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Court outside North Carolina orders release of immigrant children

In 1997, a settlement was reached in a lawsuit, known thereafter as "Flores," that defined the legal requirements which must be met at detention centers that are housing children. A judge in a state outside North Carolina recently ruled that immigrant children had been housed under deplorable conditions at Border Patrol stations. The judge found that, even in temporary holding facilities, there are requirements regarding safety and sanitation to which authorities must adhere.

The recent court decision holds that the two holding centers have not met even minimum legal requirements in the detention of a group of mothers and their children. The judge determined that the 18-year-old judicial settlement does not only apply to children crossing the border unattended by an adult, but to children who are emigrating with their parents as well. Further, it was ordered that children are not to be kept in prison-like structures and that facilities holding children must be licensed to care for children.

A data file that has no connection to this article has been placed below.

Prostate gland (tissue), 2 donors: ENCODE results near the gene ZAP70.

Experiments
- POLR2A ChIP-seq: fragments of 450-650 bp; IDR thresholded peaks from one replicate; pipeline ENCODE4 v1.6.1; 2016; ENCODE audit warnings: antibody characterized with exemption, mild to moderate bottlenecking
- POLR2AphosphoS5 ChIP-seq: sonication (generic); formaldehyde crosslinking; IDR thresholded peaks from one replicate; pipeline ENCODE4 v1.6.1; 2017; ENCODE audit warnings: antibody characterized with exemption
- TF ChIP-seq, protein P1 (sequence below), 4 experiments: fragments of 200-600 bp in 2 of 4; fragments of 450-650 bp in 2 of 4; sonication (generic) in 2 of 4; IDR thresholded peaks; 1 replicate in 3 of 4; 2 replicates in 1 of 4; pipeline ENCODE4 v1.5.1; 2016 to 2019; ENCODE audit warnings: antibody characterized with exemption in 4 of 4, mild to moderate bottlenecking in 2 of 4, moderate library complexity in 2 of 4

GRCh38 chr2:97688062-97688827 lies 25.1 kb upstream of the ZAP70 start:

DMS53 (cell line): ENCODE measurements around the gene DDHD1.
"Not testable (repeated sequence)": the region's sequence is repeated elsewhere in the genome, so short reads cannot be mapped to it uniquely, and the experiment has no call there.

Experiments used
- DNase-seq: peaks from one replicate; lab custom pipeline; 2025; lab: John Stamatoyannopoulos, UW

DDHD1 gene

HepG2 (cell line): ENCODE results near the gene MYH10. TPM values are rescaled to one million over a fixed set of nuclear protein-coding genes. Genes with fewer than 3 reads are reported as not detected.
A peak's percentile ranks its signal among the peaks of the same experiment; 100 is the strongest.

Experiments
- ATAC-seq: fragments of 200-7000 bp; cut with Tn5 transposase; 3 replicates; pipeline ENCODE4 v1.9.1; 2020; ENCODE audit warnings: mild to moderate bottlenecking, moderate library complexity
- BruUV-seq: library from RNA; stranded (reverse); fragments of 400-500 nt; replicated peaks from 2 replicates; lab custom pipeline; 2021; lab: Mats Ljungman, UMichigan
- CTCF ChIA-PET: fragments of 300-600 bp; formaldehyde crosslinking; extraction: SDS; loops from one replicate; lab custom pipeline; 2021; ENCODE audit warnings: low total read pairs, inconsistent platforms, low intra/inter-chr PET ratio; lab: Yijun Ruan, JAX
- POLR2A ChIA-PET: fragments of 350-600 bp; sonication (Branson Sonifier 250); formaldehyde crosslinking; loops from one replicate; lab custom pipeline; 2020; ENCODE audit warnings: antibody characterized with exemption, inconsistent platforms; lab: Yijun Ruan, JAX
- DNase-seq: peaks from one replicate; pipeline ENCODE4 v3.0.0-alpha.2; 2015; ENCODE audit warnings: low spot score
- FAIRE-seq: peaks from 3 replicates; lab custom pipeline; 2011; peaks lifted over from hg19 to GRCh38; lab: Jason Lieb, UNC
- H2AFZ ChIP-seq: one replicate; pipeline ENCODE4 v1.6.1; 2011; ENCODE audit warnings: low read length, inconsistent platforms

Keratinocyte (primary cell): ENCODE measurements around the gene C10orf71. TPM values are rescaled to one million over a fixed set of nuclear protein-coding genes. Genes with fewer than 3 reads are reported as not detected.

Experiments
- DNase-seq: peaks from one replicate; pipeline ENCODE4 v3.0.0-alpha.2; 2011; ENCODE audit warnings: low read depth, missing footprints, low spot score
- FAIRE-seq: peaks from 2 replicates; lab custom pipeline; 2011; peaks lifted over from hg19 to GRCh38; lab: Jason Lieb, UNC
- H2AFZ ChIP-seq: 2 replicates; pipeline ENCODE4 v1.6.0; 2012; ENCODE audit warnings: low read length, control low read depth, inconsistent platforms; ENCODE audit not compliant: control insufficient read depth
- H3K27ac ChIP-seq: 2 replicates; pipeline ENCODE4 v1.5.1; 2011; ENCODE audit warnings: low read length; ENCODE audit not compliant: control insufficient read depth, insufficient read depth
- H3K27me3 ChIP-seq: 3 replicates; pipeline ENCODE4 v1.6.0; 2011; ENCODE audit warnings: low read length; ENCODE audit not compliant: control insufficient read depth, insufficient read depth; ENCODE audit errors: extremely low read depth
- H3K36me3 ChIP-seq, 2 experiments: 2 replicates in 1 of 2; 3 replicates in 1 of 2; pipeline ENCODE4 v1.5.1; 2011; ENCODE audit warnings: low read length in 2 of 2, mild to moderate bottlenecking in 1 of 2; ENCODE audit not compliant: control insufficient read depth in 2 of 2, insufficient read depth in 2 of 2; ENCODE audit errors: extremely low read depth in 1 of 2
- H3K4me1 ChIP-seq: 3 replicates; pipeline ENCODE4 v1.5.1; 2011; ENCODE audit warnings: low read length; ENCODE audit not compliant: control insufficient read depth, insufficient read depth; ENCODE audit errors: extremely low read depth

Some advocates have called for the Texas detention centers to be closed. It was reported that approximately 2,600 mothers and children have been detained at the two centers and another in Pennsylvania in 2015. Homeland Security spokesmen said that the detentions were meant to discourage others from attempting to cross the nation's borders without documentation. Reports indicate that many of the women and children held in the facilities have become ill and have suffered from severe emotional distress.

Under the Flores settlement, if a mother does not pose a security risk, she and her child are to be released from a holding facility. In the instant case, the judge has given those in authority one week to release the women and children from the detention centers. An immigrant child who is unaccompanied by his or her mother, and who has no known relative to whom he or she can be released, is to be placed in a non-secure facility that is licensed to care for children. Persons in North Carolina facing immigration or naturalization issues are entitled to contact a legal professional experienced in immigration law.

Source: The New York Times, "Judge Orders Release of Immigrant Children Detained by U.S.", Julia Preston, July 25, 2015

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